Also, the issuance of loans as a means to bring one out of economic despair is extremely problematic. To place those who are already economically vulnerable into enormous debt, especially given the high unemployment rate in South Africa, is counter productive.

To relay my own story: even if I were to be hired by a top law firm which pays around (and above) the R300k, subtract tax, my loan payment amounts, the car they want me to have, and accommodation (since the option of living at home doesn’t exist for me in relation to where these law firms are situated), I’m lucky if my take home amount is R5k/month where petrol, food, and appropriate work attire would also need to be funded. These are things that keep me up at night and affect how I engage with tuition increases and the right to education.

At some point the protests went from being about the fee increases to being about free education (although some student organizations claim that this has always been the issue, evidenced in the hashtag #feesMustFall not #FeesMustNotIncrease—arguably the hash tag was piggy backing off the popular #RhodesMustFall hashtag and movement). At this stage this was no longer an attack on universities, but an attack on government policies. And so political parties, including the ruling party, disingenuously championed the cries of students.This culminated in the President announcing that fees across the country will not increase for the upcoming academic year.

This moment`s victory was lost in the turmoil happening outside the Union Buildings where the announcement was made where students were victims of offensive police force and arrests, some dumbfoundedly charged with high treason. This was a victory with a lot of grains of salt. This was also the turning point of the protests.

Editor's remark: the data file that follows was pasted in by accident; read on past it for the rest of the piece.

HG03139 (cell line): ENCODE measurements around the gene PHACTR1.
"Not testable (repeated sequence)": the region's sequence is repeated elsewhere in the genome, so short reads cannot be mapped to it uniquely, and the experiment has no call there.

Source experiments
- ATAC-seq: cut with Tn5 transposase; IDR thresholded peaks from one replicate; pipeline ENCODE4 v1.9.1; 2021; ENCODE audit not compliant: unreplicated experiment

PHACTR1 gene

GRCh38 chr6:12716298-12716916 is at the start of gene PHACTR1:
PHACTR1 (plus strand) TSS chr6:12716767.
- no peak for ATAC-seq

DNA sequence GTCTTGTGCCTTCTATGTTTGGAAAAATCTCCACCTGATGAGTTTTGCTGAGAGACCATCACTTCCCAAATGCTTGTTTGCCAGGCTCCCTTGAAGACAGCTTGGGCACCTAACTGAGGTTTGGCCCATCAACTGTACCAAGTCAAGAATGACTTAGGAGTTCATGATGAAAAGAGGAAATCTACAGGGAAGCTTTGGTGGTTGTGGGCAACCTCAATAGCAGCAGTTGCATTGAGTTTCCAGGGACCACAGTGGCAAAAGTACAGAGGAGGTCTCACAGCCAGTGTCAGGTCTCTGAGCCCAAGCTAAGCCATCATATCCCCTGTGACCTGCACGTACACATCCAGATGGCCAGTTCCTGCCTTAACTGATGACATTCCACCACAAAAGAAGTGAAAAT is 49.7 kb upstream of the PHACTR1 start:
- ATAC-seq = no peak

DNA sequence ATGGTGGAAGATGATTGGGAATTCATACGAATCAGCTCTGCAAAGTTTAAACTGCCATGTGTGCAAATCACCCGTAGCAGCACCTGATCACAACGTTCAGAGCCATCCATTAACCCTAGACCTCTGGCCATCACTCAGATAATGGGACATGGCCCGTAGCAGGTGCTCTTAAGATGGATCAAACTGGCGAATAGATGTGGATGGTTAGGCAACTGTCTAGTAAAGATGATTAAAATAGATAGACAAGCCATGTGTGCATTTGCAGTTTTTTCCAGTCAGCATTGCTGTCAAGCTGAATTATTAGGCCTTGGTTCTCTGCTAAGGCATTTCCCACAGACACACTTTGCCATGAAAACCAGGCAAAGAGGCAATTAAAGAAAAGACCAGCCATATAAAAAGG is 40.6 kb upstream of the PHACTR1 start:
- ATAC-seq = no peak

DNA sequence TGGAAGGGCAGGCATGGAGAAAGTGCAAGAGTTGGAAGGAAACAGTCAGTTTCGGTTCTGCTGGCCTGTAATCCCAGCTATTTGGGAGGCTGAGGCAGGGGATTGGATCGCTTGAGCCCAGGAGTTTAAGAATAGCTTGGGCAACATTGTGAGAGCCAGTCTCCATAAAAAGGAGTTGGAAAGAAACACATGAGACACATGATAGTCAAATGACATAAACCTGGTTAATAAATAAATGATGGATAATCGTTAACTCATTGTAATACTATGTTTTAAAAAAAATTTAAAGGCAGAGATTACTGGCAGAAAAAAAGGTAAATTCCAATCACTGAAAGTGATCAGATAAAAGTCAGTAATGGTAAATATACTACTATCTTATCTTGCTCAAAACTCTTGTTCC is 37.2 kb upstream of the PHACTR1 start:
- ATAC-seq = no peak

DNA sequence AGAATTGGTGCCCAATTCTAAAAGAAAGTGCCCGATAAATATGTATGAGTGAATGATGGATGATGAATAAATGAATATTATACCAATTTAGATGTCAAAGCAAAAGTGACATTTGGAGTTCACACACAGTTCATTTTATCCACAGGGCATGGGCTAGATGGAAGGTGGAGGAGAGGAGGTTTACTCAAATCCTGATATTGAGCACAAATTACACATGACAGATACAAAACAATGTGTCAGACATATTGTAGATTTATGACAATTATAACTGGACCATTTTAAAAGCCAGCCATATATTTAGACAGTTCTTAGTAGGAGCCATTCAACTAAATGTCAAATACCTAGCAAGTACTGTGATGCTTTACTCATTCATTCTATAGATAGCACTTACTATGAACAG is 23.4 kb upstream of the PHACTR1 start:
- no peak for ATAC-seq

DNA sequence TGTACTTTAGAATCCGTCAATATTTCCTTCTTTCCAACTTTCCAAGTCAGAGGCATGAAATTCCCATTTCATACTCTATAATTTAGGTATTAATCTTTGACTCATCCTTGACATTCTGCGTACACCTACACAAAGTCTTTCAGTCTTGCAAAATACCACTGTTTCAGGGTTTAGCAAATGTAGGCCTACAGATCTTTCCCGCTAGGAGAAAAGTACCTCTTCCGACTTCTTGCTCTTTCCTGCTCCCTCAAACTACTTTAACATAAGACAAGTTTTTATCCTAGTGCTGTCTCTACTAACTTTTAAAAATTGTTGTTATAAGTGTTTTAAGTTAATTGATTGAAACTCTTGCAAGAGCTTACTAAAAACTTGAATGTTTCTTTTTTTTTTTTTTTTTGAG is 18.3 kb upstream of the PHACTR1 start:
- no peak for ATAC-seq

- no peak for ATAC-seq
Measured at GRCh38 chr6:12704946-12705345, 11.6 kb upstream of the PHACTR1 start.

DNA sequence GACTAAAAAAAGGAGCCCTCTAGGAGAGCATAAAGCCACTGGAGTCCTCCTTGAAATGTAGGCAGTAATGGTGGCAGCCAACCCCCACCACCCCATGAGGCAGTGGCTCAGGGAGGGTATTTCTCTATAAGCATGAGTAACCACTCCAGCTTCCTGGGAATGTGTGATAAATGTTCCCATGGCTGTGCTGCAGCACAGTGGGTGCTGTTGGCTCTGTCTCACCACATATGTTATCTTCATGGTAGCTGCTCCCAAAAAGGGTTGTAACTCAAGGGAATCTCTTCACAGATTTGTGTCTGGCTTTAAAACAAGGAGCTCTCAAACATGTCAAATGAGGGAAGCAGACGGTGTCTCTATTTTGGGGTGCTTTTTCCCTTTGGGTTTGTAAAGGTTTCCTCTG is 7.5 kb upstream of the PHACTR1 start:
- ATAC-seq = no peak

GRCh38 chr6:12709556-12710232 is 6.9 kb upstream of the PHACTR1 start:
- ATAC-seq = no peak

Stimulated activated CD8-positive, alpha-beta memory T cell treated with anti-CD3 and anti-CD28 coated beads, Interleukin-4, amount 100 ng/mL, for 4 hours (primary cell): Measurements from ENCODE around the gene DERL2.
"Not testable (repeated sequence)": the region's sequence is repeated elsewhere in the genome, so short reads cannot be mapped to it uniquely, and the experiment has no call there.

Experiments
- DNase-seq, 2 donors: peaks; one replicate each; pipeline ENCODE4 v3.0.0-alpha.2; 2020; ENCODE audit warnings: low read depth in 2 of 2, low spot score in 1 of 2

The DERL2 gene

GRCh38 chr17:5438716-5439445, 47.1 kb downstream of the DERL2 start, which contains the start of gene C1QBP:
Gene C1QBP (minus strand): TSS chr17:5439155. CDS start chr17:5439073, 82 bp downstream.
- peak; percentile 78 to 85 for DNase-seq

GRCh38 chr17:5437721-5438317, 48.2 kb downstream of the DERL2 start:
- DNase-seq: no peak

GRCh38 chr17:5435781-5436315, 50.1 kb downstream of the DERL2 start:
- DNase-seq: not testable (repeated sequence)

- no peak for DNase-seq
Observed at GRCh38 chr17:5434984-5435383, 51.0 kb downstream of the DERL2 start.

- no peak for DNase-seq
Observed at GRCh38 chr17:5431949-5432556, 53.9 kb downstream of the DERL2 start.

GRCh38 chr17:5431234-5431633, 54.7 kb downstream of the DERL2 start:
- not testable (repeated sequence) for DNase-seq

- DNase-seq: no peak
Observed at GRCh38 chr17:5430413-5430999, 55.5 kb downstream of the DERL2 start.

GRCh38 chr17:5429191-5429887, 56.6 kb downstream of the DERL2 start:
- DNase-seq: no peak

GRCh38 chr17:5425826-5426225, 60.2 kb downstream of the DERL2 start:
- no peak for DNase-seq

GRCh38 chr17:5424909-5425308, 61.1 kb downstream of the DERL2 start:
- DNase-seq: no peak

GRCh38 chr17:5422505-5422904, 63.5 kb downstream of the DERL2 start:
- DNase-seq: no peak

With the announcement made, some believed that it was over, and the university program would resume with delayed final exams to take place momentarily. However, student organizations highlighted that the President`s address only accounted for a sliver of their protests. There was no mention of free education and it being put to the table, and the whole conversation on outsourced workers was silenced. A decision had to be made whether to accept the victory and sit exams, or continue to protest until all demands were met.

Morally, this wasn’t an easy decision to make. On the one hand, a lot pegs on one sitting for final examinations, but to forget the workers who marched side by side with students, putting their employment on the line, would be to painfully discard their plight. Moreoever, would the commitment to no increase next year mean students would have to protest this time next year when tuition would need to be raised again?